Adding to long-trip comfort are generous cupholders, bottle holders in each door and the option of a built-in cooler for the console bin. Other cabin features include a nine-speaker Harman Kardon audio system with an in-dash CD changer, two gloveboxes and useful options such as a heated windshield and a roll-out load floor for the cargo area. Fanatical audiophiles can order an optional 14-speaker, 515-watt Harman Kardon system. Land Rover also went all-out with the safety features; stability control (called DSC), seat-mounted side airbags for front occupants and full-length side curtain airbags (that extend to the third-row seats if those are ordered) are all standard fare.
Those who griped that the Discovery was a slug should be happy with the LR3. Using a larger and slightly tweaked version of Jaguar's 4.2-liter V8, the LR3 comes packing more horses than even the Range Rover. Specific output stands at 300 horsepower and 315 pound-feet of torque. A six-speed ZF automatic transmission sends the power to all four wheels and varying driving conditions are handled by Land Rover's "Terrain Response" system. Terrain Response offers five driver-selectable modes that include two for on-road conditions ("general" and "slippery") and three for off-road situations — "mud/ruts," "sand" and "rock crawl." Automatic, electronically locking center and rear differentials further optimize the LR3's go-anywhere capability.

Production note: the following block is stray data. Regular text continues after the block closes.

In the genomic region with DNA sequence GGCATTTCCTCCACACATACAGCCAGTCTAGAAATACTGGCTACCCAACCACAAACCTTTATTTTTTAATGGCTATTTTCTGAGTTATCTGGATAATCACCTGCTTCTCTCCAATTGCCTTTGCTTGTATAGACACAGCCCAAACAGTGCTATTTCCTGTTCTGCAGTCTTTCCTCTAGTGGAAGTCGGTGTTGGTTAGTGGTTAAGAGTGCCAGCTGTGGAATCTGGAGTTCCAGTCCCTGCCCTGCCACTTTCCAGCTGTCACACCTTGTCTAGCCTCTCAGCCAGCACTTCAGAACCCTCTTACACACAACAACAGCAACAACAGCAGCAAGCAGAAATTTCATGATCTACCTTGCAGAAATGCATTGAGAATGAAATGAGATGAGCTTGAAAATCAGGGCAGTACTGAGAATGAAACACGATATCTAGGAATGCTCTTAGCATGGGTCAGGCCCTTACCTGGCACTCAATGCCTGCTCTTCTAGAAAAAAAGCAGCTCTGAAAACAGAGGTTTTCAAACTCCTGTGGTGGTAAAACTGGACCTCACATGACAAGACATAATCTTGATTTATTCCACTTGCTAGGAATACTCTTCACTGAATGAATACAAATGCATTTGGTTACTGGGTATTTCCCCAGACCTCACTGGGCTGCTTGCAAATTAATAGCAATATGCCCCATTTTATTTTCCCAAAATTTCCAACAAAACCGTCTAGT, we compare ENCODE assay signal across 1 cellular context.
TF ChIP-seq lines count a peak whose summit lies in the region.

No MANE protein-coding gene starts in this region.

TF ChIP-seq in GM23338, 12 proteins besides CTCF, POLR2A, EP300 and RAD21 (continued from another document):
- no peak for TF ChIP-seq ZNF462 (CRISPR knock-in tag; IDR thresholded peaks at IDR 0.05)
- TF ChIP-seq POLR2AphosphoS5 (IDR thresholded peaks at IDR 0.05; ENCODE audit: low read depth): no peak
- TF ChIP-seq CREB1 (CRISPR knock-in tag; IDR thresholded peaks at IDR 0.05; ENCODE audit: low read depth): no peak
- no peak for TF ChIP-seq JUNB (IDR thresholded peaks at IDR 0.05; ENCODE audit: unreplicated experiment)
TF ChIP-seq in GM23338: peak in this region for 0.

During our on-pavement portion of our drive, the LR3 struck us as utterly refined. Acceleration and cruising are effortless; there is always plenty of thrust on tap thanks to the V8's broad power spread and the automatic's well-spaced gear ratios and quick reflexes. In fact we were stunned to see that the LR3 weighs in at 5,400 to 5,800 pounds (depending on seating configuration and trim level); the adroit performance had us thinking more along the lines of 1,000 pounds less than that. Land Rover pegs the 0-to-60-mph time at 8 seconds flat, which jibes with our seat-of-the-pants intuition. Adding to that "lighter than we thought" impression was the strong braking afforded by the big discs that measure over 13 inches front and rear.